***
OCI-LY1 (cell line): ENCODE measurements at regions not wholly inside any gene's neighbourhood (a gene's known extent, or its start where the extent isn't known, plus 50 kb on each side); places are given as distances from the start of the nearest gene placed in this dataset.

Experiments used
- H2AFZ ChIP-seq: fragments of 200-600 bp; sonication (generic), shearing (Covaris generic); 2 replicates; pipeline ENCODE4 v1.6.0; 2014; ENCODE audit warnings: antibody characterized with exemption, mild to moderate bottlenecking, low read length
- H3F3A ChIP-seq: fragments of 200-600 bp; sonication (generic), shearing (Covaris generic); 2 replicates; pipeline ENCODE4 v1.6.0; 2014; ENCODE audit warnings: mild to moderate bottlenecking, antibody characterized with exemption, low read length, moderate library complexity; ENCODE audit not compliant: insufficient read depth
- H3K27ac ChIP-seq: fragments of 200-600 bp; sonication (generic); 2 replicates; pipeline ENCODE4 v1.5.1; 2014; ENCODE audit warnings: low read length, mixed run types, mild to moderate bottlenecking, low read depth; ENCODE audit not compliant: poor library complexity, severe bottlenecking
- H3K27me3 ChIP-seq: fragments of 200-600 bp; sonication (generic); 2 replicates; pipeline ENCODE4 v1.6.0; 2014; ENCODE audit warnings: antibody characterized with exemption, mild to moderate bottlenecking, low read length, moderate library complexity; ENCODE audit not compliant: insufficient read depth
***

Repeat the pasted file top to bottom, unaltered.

OCI-LY1 (cell line): ENCODE measurements at regions not wholly inside any gene's neighbourhood (a gene's known extent, or its start where the extent isn't known, plus 50 kb on each side); places are given as distances from the start of the nearest gene placed in this dataset.

Experiments used
- H2AFZ ChIP-seq: fragments of 200-600 bp; sonication (generic), shearing (Covaris generic); 2 replicates; pipeline ENCODE4 v1.6.0; 2014; ENCODE audit warnings: antibody characterized with exemption, mild to moderate bottlenecking, low read length
- H3F3A ChIP-seq: fragments of 200-600 bp; sonication (generic), shearing (Covaris generic); 2 replicates; pipeline ENCODE4 v1.6.0; 2014; ENCODE audit warnings: mild to moderate bottlenecking, antibody characterized with exemption, low read length, moderate library complexity; ENCODE audit not compliant: insufficient read depth
- H3K27ac ChIP-seq: fragments of 200-600 bp; sonication (generic); 2 replicates; pipeline ENCODE4 v1.5.1; 2014; ENCODE audit warnings: low read length, mixed run types, mild to moderate bottlenecking, low read depth; ENCODE audit not compliant: poor library complexity, severe bottlenecking
- H3K27me3 ChIP-seq: fragments of 200-600 bp; sonication (generic); 2 replicates; pipeline ENCODE4 v1.6.0; 2014; ENCODE audit warnings: antibody characterized with exemption, mild to moderate bottlenecking, low read length, moderate library complexity; ENCODE audit not compliant: insufficient read depth